printf("%x", rand()%16);
    return EXIT_SUCCESS;

If you wanted to store them in a buffer to compare with something else later, you might want to look at sprintf instead of printf. For that, you really need to understand how strings are allocated and used in C first.

EDIT: This might be more what you're after. It reads hexadecimal digits from standard input (which can be redirected from a file if desired) and checks to see if they follow the pattern that you described.

#include <stdio.h>
#include <stdlib.h>

int main(int argc, char **argv) {
    int expected_number = 7;
    unsigned int read_number;
    while (1 == scanf("%2x", &read_number)) {
        if (expected_number != read_number) {
            fprintf(stderr, "Expected %02x but got %02x.\n", expected_number, read_number);
        if (expected_number == -1) expected_number = 15;
    return EXIT_SUCCESS;
share|improve this answer
Thanks for your inputs David.But i want to produce sequential hexadecimal numbers so that it keep generating next eight numbers and so on. – Unicorn Aug 7 '10 at 3:52
Oh, ok, I get it. In that case, you probably don't need to generate them at all. If you're comparing them with existing data, just read in the existing data (using scanf("%2x", &inputNumber); or something similar) and each time you read a new pair of hex digits, compare them with an int counter that decreases from 15 until it gets down to 0, and then goes back to 15 again. See my edit above for some code that might help. – David Aug 7 '10 at 4:03
Thanks for your answers.But I want to write a application in C which reads contents of a file which has sequential data for 1000 bytes.I want to compare same data in my application and check if it is proper or initial value(seed) is x0706050403020100(hex)(64 bit).I want to check for 1000 bytes. – Unicorn Aug 7 '10 at 7:34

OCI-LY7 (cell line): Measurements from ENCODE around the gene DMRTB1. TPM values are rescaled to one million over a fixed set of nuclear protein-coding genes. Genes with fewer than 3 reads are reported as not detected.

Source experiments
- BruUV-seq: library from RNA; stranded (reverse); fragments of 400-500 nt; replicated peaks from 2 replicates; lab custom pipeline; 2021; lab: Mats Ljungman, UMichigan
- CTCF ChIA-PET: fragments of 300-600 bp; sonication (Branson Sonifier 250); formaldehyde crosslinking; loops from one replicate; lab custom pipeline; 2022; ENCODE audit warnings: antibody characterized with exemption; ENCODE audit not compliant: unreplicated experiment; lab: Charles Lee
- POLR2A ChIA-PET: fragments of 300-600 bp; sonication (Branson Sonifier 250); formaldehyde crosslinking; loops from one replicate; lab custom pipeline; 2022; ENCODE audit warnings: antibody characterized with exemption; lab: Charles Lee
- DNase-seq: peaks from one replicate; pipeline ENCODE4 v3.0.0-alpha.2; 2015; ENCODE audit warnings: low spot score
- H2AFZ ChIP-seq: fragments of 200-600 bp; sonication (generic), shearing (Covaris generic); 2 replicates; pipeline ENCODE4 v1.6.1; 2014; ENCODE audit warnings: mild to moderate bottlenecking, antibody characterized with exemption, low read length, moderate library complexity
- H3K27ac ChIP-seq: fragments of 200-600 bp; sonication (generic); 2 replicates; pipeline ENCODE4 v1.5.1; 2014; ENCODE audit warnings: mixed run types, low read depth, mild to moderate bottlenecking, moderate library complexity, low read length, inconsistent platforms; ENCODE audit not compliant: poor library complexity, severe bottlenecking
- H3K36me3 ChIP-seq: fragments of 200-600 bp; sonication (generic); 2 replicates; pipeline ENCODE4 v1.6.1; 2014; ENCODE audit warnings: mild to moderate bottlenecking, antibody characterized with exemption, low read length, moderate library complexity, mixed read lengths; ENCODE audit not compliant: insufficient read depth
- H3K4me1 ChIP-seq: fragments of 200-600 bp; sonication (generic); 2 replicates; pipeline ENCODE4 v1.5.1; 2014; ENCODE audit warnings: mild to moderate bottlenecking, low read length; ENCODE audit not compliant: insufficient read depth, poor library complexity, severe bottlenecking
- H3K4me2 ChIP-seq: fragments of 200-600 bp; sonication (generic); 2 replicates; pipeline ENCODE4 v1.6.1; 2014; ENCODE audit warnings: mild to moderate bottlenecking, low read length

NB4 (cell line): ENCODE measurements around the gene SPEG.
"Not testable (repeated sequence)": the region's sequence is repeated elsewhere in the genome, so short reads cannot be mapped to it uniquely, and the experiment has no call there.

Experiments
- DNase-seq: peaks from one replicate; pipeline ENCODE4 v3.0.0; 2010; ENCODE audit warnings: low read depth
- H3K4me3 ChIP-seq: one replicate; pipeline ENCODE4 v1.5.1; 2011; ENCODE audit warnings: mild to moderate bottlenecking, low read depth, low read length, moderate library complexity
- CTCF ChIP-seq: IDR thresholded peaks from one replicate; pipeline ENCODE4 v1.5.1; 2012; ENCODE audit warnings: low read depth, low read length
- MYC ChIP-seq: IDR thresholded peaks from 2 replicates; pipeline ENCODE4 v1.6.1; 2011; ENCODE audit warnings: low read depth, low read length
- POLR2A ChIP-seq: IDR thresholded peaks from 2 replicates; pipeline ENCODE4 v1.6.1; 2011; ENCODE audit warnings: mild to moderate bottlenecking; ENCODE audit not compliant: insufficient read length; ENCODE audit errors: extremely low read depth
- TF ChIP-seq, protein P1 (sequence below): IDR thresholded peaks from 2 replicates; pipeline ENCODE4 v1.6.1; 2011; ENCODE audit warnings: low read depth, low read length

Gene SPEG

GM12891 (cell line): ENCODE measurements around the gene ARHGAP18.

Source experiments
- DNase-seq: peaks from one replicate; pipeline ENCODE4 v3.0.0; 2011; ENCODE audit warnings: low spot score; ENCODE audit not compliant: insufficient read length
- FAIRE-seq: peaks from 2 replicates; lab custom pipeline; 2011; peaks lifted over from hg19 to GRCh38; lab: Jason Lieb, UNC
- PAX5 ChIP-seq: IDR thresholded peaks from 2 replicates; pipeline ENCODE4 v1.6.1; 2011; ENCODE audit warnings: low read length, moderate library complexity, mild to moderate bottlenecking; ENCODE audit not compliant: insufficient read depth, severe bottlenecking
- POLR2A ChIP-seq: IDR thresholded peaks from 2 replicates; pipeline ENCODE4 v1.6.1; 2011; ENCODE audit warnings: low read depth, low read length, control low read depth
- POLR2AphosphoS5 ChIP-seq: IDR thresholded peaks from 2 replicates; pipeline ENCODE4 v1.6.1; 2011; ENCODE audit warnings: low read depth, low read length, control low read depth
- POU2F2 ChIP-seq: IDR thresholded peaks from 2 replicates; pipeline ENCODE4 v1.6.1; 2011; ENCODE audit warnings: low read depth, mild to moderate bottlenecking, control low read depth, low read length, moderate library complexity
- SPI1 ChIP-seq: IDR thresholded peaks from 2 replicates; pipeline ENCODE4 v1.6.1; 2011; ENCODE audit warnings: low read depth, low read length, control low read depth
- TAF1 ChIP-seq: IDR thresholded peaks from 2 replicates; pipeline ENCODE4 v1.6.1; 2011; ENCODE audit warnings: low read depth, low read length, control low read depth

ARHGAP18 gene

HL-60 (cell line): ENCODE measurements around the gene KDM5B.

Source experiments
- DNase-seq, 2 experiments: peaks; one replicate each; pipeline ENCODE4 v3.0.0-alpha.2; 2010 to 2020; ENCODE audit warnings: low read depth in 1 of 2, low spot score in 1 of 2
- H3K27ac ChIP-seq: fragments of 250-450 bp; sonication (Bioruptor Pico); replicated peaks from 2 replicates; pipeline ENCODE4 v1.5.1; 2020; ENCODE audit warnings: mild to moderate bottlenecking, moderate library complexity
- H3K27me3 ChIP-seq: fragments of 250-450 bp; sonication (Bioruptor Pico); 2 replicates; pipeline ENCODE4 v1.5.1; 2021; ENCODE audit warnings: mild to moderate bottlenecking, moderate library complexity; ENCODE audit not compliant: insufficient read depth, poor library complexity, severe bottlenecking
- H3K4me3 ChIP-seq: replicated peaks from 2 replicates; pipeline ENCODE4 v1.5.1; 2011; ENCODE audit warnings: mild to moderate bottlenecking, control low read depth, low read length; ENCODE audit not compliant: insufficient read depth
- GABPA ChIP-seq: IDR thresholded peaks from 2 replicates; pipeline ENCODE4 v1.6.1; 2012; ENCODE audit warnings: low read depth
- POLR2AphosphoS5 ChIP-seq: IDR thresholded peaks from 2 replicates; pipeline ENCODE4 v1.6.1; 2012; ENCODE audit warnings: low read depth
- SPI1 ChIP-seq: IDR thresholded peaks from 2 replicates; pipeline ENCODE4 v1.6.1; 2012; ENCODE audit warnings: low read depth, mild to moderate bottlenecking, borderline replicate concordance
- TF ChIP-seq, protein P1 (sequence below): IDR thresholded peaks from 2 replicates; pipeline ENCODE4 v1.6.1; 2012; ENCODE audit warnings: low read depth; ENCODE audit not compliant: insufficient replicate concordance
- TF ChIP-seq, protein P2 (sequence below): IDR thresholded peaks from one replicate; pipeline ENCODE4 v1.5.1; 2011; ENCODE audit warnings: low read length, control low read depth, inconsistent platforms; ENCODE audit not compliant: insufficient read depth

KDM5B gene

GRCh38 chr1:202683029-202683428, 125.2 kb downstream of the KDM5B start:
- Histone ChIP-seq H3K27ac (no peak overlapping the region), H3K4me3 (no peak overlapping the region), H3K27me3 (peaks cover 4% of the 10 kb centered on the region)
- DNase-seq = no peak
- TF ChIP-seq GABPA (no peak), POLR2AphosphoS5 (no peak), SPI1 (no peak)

@Thej: Unless I'm misunderstanding you, the code does just that. If you want more help then you need to explain what's wrong with the current solutions that are being offered. – David Aug 7 '10 at 7:49
Thanks a lot.I didnt mean that way.I am not used to using commandline arguments in C.So i am having lil difficulty understanding what you are trying to do.Neverthless appreciate your code. – Unicorn Aug 7 '10 at 8:16

Your numbers are large, so use a 64-bit unsigned integer data type, such as unsigned long long. You won't be able to deal with numbers greater than 2**64 without adopting a new scheme. Print hex values using printf("%x", value).

You can look at GNU GMP library for arbitrarily large integers.

share|improve this answer

Not random, but it's hexidecimal. :P

share|improve this answer
What? This is UB. – strager Aug 7 '10 at 6:52
Okay; I made a little list. Don't pastebin SO answers. This is UB (as I stated) because the array hex is uninitialized. You meant to write < and not <= (more UB). Why are you printing the pointer? You probably meant to print the value. Why is there cin.get() there? Why are you specifying long? It's preferred that you don't using namespace std; in the global namespace. And worst of all: this question is about C, not C++. – strager Aug 7 '10 at 6:59